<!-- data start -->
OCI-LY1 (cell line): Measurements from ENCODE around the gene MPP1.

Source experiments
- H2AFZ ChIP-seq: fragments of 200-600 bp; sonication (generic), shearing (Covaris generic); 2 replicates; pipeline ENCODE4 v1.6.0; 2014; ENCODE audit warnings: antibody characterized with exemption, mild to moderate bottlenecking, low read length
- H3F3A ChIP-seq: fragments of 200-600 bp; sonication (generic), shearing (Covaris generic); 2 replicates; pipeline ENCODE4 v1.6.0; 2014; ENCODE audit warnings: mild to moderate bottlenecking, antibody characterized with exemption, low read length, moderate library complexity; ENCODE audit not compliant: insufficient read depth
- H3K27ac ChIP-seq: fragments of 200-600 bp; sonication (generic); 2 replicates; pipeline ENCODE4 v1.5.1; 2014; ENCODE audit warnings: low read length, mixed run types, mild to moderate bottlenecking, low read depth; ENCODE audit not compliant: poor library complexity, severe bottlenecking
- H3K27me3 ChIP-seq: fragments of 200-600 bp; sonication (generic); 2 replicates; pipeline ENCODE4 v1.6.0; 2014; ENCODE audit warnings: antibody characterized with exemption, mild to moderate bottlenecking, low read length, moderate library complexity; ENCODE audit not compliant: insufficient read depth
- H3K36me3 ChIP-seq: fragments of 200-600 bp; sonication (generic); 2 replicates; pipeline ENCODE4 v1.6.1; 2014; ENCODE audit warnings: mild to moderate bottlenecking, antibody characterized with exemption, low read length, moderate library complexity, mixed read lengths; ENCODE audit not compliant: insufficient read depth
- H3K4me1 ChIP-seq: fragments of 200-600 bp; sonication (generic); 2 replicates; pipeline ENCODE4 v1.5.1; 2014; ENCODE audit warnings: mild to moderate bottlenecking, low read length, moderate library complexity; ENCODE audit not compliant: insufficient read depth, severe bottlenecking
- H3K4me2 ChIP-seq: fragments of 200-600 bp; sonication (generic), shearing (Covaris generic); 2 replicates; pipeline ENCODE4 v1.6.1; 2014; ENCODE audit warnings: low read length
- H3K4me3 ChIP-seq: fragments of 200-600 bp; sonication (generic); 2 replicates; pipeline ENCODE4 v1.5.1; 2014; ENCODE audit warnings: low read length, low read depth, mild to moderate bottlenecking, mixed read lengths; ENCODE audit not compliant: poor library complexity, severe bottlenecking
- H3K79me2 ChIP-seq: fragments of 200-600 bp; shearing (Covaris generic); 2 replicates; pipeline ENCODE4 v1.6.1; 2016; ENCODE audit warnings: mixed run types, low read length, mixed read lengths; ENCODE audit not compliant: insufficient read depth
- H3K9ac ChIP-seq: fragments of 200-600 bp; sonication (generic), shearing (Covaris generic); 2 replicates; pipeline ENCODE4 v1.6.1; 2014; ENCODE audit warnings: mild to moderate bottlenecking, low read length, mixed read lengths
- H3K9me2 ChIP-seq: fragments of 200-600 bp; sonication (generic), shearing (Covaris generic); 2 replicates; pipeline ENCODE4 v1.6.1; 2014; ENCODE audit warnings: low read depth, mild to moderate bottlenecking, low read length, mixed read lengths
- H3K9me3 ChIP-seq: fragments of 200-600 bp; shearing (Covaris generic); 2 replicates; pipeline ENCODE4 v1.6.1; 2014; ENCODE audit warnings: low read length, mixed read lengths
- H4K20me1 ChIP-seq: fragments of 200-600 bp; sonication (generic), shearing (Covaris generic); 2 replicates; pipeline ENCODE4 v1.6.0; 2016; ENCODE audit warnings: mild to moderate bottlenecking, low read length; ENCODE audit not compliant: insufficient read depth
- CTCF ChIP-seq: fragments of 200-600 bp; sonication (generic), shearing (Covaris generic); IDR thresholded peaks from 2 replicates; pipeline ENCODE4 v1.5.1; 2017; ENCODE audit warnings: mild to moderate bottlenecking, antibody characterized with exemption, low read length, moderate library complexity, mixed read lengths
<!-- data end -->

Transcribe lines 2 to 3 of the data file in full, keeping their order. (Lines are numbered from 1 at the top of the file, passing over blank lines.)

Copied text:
Source experiments
- H2AFZ ChIP-seq: fragments of 200-600 bp; sonication (generic), shearing (Covaris generic); 2 replicates; pipeline ENCODE4 v1.6.0; 2014; ENCODE audit warnings: antibody characterized with exemption, mild to moderate bottlenecking, low read length